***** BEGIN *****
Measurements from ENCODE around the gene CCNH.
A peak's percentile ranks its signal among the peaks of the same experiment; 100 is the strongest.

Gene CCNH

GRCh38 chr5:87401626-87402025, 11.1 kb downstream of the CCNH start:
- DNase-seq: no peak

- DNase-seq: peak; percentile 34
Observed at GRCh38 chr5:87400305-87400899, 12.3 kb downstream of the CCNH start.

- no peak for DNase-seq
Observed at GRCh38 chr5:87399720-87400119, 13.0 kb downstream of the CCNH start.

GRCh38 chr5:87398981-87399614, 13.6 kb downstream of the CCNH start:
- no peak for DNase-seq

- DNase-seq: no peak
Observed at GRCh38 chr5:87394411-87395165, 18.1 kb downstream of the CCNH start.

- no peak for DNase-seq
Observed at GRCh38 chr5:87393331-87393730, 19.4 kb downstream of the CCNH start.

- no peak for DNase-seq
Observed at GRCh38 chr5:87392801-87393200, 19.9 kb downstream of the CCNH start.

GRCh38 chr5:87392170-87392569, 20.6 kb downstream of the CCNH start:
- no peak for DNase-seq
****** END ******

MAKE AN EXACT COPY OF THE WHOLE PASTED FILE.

Measurements from ENCODE around the gene CCNH.
A peak's percentile ranks its signal among the peaks of the same experiment; 100 is the strongest.

Gene CCNH

GRCh38 chr5:87401626-87402025, 11.1 kb downstream of the CCNH start:
- DNase-seq: no peak

- DNase-seq: peak; percentile 34
Observed at GRCh38 chr5:87400305-87400899, 12.3 kb downstream of the CCNH start.

- no peak for DNase-seq
Observed at GRCh38 chr5:87399720-87400119, 13.0 kb downstream of the CCNH start.

GRCh38 chr5:87398981-87399614, 13.6 kb downstream of the CCNH start:
- no peak for DNase-seq

- DNase-seq: no peak
Observed at GRCh38 chr5:87394411-87395165, 18.1 kb downstream of the CCNH start.

- no peak for DNase-seq
Observed at GRCh38 chr5:87393331-87393730, 19.4 kb downstream of the CCNH start.

- no peak for DNase-seq
Observed at GRCh38 chr5:87392801-87393200, 19.9 kb downstream of the CCNH start.

GRCh38 chr5:87392170-87392569, 20.6 kb downstream of the CCNH start:
- no peak for DNase-seq